Does it seem like Apple is upgrading hardware too often?

Discussion in 'Apple, Inc and Tech Industry' started by BrokenChairs, Feb 28, 2011.

  1. BrokenChairs macrumors member

    BrokenChairs

    Joined:
    Apr 13, 2007
    Location:
    Australia
    #1
    I know this may be silly, but lately I feel like there is this big push by Apple to upgrade everything almost immediately. Now I know that is an exaggeration, but the iPhone 4 here in Australia hasn't been out for too long and now there is talk of the iPhone 5. The iPad too hasn't had too much time here, but now there are rumours of iPad 2.

    To me, it feels like years ago when Apple had less products, Apple didn't need to upgrade as much, holding off for a while. I know that I can go and research the upgrades thanks to the buyersguide section of MacRumors, but I'm curious to know whether anyone else feels the same way? I had always thought the PC machines upgraded and changed more than Apple and now I get this feeling that Apple is getting worse.

    Mind you, I'm not a Mac junkie like I used to be. I only own an iMac these days. Still cannot justify buying anything else bar an iPod.
     
  2. RichardBeer macrumors regular

    RichardBeer

    Joined:
    Jul 11, 2009
    Location:
    England
    #2
    The very definition of 'upgrades' is an improvement. Improvement is proof of progress both which are positive and is one of the main points of selling products within a market. Improving the items to gain more profits and supplying items of value to the user who buys at their discretion. To imply that Apple are getting 'worse' indicates that upgrading and going forward is a bad thing.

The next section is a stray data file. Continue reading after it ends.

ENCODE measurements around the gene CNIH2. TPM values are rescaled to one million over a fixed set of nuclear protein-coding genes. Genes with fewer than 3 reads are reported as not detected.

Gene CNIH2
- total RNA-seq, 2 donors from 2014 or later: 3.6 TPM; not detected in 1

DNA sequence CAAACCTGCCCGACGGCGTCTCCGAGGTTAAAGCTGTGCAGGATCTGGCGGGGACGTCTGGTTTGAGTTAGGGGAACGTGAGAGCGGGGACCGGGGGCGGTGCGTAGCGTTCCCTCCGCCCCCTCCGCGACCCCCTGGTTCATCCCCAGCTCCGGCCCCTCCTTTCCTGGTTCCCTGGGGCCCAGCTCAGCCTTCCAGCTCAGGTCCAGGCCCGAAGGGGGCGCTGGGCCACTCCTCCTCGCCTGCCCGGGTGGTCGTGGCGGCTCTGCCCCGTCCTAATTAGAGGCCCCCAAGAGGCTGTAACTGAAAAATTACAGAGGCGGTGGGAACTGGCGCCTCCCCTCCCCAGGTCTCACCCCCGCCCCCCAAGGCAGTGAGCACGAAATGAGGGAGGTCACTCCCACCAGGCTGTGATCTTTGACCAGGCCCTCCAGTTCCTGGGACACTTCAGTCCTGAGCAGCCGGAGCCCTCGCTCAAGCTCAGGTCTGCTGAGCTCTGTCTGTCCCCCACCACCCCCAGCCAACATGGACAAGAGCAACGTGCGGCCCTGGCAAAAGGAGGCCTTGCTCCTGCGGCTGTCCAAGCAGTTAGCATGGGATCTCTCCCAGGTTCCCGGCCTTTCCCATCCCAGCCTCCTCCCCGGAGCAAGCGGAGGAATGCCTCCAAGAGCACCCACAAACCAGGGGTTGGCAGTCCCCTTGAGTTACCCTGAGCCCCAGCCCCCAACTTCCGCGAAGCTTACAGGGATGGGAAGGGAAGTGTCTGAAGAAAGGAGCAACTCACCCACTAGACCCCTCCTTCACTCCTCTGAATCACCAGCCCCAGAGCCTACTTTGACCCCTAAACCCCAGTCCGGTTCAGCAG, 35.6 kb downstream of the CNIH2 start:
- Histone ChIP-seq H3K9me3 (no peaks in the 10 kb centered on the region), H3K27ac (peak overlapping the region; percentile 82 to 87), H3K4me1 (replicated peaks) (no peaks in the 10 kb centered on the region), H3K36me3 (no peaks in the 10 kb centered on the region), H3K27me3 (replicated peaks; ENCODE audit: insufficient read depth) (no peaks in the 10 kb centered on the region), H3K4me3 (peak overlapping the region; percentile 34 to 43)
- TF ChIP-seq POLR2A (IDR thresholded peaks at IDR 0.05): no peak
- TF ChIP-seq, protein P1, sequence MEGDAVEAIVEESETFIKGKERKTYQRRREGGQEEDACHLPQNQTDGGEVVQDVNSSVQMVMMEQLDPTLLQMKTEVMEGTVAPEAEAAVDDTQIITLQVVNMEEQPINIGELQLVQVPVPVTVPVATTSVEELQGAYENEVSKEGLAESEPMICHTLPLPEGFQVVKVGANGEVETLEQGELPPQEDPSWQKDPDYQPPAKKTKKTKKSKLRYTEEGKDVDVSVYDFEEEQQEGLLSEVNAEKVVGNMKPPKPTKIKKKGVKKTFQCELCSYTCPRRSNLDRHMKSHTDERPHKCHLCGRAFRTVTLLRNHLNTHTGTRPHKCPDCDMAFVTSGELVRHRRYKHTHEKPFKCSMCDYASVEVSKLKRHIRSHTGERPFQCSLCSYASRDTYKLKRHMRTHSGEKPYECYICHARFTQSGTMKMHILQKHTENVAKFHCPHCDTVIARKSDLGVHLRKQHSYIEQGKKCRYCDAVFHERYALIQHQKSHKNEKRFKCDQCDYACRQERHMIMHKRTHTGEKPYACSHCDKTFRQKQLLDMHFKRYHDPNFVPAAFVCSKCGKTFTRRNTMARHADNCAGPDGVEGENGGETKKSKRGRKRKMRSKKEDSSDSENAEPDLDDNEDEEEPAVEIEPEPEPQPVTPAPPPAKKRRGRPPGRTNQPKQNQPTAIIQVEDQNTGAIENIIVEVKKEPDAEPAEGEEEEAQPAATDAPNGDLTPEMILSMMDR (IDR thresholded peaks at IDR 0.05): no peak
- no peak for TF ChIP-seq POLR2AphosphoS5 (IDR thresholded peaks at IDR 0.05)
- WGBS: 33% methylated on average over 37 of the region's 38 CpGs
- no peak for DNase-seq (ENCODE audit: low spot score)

What pills are you on?
     
  3. Grolubao macrumors 65816

    Grolubao

    Joined:
    Dec 23, 2008
    Location:
    London, UK
    #3
    It's not Apple, is the market who is pushing this. All the other companies are after Apple, and they need to keep up.
     
  4. Eric5h5 macrumors 68020

    Joined:
    Dec 9, 2004
    #4
    Er, no. Actually they could stand to upgrade more frequently. That doesn't mean you need to buy every single upgrade, you know. And yes, glancing at the buyer's guide for a few seconds would have told you that your impression is not accurate at all.

    --Eric
     
  5. *LTD* macrumors G4